A Funny Thing Happened on Thom Hartmann's Radio Show


Progressive journalist and radio show host, Thom Hartmann, thought he'd dodged a bullet when he skirted a listener's question whether Donald Trump is the Antichrist.  Then his switchboard was flooded with others asking the very same question.

That first caller clearly hit a nerve.

It’s a fascinating question, however, whether put literally or metaphorically.

Asking the question literally requires a belief in the actual reality of a Son-of-God Christ figure and of an Antichrist opponent of nearly equal but opposite power. This sort of thing fills the Bible, and I’ll get to that in a moment.

But first consider the question from the secular perspective, which argues these two terms represent, at their core, metaphors for the embodiment of good and evil.

Hartmann is reluctant to call Trump the Antichrist. He sees plenty of evidence, however, that Trump is an Antichrist. For evidence, Hartmann relies on the Sermon on the Mount.

Jesus’ disciples had gathered around him in a private and intimate setting.

Finally, they thought, they could ask him, straight up, the question that had been haunting them, particularly now that the Roman authorities were starting to talk about punishing or even executing them: How they could be sure to hang out with him in the afterlife?

Jesus told them that at the end of days he’d be sitting on his throne separating the sheep from the goats “as a shepherd divideth.”

The nations of “sheep” would go with him to heaven, the “goats” to hell.

“For I was an hungred, and ye gave me food,” he told his disciples he would say to the sheep. “I was thirsty, and ye gave me drink: I was a stranger, and ye took me in: naked, and ye clothed me: I was sick, and ye visited me: I was in prison, and ye came unto me.”

At this point, his disciples — who had never, ever seen Jesus hungry, thirsty, homeless, sick or naked — freaked out. Whoa! they shouted. We’re screwed!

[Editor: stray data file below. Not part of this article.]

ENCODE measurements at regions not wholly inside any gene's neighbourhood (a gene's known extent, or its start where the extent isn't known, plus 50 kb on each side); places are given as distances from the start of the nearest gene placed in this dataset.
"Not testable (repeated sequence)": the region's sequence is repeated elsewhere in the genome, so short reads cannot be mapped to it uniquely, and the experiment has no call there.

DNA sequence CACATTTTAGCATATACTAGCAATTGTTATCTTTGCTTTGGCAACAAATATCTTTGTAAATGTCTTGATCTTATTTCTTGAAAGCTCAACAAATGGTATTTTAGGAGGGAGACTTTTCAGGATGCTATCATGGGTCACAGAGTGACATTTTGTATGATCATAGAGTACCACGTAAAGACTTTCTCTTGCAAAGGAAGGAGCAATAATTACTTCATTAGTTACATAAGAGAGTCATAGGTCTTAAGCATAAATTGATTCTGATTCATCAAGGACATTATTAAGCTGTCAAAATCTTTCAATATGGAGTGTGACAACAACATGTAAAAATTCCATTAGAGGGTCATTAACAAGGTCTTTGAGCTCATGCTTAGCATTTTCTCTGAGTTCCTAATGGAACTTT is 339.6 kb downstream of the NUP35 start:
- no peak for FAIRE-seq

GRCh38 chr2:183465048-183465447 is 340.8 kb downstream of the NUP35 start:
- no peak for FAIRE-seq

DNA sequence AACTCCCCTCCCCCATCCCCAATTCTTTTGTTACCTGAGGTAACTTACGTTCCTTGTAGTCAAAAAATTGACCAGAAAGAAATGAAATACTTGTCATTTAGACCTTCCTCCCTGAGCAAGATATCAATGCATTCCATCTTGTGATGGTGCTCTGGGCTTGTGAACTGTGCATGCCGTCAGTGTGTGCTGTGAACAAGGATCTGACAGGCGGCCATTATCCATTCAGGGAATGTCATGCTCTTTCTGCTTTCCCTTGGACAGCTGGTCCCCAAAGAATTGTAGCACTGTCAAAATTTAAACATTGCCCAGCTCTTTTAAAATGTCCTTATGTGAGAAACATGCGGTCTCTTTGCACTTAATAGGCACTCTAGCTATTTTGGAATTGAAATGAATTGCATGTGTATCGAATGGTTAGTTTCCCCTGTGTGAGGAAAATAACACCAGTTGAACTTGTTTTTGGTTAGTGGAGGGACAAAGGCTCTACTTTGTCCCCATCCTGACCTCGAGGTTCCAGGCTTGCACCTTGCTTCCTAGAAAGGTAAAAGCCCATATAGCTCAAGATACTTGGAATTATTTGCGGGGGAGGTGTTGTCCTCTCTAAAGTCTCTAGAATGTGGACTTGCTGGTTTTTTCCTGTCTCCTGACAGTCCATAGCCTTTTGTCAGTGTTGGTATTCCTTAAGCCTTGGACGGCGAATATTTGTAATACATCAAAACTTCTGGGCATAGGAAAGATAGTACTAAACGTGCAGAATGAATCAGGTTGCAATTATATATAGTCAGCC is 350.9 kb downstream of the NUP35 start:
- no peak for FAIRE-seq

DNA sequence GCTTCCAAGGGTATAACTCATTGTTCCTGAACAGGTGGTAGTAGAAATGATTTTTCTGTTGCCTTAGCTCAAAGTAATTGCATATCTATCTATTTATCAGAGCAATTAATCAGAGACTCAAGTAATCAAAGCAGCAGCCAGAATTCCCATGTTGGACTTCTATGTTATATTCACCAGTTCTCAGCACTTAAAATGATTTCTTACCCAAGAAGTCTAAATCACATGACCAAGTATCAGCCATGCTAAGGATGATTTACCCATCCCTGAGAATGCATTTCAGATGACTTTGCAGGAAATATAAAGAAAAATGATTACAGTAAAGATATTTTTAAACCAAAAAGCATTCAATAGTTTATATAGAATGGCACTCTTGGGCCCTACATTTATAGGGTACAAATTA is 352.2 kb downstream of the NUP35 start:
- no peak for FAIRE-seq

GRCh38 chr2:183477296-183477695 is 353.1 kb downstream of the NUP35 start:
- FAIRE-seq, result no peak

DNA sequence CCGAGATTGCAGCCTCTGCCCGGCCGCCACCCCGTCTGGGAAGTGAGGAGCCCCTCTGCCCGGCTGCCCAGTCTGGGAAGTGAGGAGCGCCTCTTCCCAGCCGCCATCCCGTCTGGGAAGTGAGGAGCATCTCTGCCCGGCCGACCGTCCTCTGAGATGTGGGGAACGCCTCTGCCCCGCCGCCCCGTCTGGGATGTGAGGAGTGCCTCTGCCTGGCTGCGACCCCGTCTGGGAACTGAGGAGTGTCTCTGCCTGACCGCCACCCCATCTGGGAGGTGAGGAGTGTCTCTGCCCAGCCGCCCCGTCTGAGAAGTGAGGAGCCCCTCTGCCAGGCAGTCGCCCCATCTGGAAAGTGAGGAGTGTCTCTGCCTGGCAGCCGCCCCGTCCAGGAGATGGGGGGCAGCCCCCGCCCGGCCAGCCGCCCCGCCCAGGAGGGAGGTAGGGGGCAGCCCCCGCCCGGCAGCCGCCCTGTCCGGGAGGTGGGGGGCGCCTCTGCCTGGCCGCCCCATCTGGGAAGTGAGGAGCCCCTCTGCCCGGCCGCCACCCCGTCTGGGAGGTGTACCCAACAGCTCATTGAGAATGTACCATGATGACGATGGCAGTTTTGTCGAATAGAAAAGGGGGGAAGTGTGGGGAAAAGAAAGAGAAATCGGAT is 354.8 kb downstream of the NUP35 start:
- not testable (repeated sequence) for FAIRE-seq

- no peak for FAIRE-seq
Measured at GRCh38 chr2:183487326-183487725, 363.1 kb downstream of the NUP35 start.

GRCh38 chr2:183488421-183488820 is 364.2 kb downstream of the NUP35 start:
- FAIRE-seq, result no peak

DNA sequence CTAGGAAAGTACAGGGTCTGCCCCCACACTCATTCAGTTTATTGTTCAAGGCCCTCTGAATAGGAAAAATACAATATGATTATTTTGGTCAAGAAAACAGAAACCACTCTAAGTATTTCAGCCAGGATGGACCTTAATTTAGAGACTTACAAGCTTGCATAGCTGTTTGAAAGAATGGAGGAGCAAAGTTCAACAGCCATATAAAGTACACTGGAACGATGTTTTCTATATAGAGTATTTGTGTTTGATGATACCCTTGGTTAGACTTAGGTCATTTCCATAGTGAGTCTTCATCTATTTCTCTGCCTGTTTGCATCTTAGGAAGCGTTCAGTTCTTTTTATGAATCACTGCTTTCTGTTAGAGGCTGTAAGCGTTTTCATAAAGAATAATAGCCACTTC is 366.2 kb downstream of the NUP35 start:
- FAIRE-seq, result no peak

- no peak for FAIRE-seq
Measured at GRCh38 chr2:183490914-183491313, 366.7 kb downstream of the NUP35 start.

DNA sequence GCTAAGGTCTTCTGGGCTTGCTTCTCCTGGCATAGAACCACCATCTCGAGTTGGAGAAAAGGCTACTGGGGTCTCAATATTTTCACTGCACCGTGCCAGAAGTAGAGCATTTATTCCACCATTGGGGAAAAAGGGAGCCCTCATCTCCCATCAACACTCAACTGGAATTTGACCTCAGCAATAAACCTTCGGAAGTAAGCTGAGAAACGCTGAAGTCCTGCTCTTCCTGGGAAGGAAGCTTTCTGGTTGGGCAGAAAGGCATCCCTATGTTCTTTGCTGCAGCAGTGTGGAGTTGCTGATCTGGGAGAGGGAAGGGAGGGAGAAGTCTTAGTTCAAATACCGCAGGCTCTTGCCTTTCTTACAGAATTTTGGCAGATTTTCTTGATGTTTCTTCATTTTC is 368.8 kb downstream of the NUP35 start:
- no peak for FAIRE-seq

“When saw we thee an hungred, and fed thee?” they asked, panicked. “Or thirsty, and gave thee drink? When saw we thee a stranger, and took thee in? Or naked, and clothed thee? Or when saw we thee sick, or in prison, and came unto thee?”

“Verily I say unto you,” Jesus replied, reassuring them, “Inasmuch as ye have done it unto one of the least of these my brethren, ye have done it unto me.”

This is the only place in the Bible where Jesus explicitly tells his disciples what acts they must perform, in their entirety, to get into heaven.

Feed the hungry, care for refugees, house and clothe the homeless, heal the sick, have compassion on those in prison.

That’s it.

And it’s a list that is quite literally the opposite of everything that Donald Trump advocates, stands for, and has done in his career.

Hartmann concludes that Trump may not be the Biblical Antichrist but he sure as hell is a political Antichrist.


  1. Sorry Squire; even giving the Great spaghetti monster in the sky even a cameo appearance should not enter our lexicon.
    Using religion as a matrix or transcript as to our worldly issues is at the very base of current and past problems and offers few if any solutions.

    FFS , Trump empowered the evangelicals , Harper gave it a shot; what did it give us..

    To accept religious belief into the conversation is akin to O,Tooles lets accommodate the anti vaxxers!


    1. I think Hartmann was using the "antichrist" in as secular a manner as possible. Yet his callers were not. Americans, like many in other countries, routinely use scripture as their political weather vane.


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